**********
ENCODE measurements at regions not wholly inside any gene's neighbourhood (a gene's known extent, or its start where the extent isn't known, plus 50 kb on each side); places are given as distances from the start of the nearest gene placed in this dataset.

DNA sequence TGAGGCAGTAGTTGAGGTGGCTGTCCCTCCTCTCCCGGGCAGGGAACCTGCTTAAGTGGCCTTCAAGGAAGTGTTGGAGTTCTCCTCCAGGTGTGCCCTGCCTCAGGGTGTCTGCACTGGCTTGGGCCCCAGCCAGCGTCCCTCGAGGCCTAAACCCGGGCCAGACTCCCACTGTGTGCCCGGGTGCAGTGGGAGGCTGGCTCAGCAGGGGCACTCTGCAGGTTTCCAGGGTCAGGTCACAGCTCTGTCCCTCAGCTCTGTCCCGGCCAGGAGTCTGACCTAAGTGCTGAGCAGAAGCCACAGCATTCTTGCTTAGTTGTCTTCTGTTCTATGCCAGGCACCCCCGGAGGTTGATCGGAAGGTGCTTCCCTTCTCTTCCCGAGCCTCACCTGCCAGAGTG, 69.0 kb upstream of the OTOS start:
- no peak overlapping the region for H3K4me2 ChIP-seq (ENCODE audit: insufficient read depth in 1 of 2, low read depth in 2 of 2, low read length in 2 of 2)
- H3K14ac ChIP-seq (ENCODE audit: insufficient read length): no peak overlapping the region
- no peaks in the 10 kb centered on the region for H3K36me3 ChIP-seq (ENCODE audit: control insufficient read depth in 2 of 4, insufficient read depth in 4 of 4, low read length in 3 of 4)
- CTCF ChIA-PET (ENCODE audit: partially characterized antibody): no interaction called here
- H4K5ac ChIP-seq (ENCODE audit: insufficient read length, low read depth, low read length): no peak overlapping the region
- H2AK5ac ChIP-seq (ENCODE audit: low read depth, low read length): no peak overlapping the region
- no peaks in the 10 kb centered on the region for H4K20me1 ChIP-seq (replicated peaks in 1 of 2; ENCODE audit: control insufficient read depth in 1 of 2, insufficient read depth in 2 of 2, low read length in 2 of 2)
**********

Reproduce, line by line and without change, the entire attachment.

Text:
ENCODE measurements at regions not wholly inside any gene's neighbourhood (a gene's known extent, or its start where the extent isn't known, plus 50 kb on each side); places are given as distances from the start of the nearest gene placed in this dataset.

DNA sequence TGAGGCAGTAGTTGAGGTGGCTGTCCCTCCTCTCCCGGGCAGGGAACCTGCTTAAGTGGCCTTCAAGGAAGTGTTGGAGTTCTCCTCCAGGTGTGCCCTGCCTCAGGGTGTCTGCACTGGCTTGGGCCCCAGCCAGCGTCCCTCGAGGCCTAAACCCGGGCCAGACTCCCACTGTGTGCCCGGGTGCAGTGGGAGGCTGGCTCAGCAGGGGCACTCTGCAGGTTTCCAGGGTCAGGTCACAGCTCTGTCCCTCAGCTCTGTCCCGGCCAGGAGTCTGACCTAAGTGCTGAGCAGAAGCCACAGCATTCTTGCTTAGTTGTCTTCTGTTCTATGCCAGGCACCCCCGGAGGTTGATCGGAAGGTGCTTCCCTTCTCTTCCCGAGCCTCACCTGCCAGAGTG, 69.0 kb upstream of the OTOS start:
- no peak overlapping the region for H3K4me2 ChIP-seq (ENCODE audit: insufficient read depth in 1 of 2, low read depth in 2 of 2, low read length in 2 of 2)
- H3K14ac ChIP-seq (ENCODE audit: insufficient read length): no peak overlapping the region
- no peaks in the 10 kb centered on the region for H3K36me3 ChIP-seq (ENCODE audit: control insufficient read depth in 2 of 4, insufficient read depth in 4 of 4, low read length in 3 of 4)
- CTCF ChIA-PET (ENCODE audit: partially characterized antibody): no interaction called here
- H4K5ac ChIP-seq (ENCODE audit: insufficient read length, low read depth, low read length): no peak overlapping the region
- H2AK5ac ChIP-seq (ENCODE audit: low read depth, low read length): no peak overlapping the region
- no peaks in the 10 kb centered on the region for H4K20me1 ChIP-seq (replicated peaks in 1 of 2; ENCODE audit: control insufficient read depth in 1 of 2, insufficient read depth in 2 of 2, low read length in 2 of 2)